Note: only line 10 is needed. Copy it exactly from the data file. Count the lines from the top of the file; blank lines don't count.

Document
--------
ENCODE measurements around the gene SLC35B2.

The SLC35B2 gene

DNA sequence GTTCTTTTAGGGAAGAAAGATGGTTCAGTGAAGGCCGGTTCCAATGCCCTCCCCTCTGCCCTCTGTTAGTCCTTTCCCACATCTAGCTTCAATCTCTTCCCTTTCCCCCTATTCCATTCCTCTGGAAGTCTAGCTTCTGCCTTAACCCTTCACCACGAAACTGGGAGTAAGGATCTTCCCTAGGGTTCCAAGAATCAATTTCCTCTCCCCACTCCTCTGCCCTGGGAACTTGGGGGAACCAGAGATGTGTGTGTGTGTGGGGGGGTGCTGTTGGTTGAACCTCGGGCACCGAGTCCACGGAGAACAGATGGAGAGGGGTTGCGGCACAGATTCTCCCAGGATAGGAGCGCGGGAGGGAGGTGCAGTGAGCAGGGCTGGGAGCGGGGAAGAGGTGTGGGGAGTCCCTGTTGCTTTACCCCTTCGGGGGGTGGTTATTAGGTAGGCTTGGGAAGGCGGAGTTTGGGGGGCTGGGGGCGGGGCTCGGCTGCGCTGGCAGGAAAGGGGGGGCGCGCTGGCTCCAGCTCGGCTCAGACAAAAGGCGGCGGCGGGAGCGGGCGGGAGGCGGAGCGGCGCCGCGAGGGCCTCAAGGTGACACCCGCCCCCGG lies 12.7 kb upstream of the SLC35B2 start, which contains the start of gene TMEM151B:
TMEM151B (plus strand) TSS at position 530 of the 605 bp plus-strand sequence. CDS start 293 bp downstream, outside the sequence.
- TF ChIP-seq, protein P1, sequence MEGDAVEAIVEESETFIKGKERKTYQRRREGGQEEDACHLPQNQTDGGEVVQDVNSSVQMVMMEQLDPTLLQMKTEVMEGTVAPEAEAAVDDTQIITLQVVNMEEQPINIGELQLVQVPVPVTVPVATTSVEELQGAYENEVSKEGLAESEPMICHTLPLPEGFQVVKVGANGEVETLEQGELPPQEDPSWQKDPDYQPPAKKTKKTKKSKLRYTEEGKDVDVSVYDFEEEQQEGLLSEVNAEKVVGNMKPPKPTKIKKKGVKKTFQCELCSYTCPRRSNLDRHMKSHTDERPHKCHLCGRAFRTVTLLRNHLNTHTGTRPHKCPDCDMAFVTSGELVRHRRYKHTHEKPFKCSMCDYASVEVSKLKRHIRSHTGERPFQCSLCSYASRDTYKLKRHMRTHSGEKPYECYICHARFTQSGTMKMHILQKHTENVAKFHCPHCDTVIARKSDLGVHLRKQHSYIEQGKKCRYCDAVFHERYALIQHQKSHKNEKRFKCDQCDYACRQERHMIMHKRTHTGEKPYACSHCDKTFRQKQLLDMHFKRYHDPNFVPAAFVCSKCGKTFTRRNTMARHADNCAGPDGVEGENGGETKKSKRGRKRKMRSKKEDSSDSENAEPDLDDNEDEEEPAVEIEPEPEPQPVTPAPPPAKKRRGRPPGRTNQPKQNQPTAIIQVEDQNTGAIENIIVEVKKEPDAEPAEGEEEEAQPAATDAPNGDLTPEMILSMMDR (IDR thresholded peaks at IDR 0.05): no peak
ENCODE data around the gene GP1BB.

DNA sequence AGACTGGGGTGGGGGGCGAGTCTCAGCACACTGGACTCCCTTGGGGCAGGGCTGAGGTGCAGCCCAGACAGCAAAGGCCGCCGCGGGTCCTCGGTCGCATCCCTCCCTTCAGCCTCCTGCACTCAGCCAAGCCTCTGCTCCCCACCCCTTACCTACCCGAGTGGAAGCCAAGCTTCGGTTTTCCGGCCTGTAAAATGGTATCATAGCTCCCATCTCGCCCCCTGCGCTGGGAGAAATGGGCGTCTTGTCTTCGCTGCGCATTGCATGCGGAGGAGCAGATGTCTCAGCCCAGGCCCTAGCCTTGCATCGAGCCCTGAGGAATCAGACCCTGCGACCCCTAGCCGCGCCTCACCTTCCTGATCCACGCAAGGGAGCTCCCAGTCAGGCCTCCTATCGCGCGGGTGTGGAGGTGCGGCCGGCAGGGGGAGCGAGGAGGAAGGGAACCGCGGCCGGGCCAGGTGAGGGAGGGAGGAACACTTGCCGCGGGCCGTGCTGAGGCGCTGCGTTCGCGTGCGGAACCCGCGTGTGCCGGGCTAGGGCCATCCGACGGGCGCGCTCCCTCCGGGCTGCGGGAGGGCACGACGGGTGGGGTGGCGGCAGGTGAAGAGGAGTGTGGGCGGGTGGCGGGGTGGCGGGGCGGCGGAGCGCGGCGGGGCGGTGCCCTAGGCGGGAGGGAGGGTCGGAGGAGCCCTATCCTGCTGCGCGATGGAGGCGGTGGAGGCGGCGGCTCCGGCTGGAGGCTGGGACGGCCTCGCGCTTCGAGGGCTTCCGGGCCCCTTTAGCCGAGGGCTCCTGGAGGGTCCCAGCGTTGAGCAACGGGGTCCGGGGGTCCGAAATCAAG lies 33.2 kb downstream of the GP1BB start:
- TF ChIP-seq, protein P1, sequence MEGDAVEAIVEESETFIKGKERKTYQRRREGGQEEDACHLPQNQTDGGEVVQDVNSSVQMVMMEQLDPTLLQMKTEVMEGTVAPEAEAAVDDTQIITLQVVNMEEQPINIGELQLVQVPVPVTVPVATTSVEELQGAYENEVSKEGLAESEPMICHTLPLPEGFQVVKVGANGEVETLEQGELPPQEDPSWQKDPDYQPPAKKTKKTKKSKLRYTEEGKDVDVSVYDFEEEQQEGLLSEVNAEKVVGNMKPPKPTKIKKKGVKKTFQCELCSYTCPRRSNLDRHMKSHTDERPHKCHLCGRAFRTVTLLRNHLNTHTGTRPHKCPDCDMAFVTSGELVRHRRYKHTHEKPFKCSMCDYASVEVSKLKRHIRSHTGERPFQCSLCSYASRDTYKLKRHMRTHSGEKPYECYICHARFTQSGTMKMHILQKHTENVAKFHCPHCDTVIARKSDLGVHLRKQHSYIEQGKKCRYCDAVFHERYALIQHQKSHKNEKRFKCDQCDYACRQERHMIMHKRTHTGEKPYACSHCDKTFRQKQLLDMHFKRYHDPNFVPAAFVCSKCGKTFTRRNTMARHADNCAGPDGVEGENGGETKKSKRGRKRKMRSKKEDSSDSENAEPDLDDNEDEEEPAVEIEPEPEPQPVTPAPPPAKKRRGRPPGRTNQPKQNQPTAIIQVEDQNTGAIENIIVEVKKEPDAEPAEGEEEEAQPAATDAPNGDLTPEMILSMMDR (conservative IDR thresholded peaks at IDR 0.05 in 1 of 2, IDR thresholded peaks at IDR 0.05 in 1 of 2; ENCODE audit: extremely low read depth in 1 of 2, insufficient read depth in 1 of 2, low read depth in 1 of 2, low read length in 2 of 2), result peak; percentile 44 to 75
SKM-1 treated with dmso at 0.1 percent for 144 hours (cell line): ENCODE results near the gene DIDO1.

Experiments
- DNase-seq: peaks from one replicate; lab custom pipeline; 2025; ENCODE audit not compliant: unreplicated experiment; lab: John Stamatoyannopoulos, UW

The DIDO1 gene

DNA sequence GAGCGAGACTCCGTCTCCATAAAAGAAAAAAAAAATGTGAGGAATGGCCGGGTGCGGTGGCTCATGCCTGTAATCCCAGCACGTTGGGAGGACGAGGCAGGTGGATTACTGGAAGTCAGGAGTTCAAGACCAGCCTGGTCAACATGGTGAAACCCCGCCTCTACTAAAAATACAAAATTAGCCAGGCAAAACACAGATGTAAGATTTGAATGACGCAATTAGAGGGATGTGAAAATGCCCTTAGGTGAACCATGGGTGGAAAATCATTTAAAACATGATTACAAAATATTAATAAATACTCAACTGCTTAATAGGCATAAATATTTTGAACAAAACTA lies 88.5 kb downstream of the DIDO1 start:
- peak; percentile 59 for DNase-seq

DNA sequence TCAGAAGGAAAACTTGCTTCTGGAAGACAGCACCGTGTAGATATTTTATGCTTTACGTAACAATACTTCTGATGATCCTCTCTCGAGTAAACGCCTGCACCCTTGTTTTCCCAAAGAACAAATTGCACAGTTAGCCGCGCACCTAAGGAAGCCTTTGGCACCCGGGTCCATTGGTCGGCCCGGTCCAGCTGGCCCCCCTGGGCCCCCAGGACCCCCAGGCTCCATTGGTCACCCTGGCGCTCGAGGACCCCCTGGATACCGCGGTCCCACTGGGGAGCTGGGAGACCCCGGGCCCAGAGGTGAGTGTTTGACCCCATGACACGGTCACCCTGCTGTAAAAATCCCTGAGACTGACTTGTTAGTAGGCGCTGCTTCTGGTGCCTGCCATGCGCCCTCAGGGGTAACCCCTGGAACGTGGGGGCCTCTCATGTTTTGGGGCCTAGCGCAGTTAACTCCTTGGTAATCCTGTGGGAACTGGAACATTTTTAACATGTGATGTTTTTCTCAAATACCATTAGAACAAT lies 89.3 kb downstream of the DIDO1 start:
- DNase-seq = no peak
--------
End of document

Experiments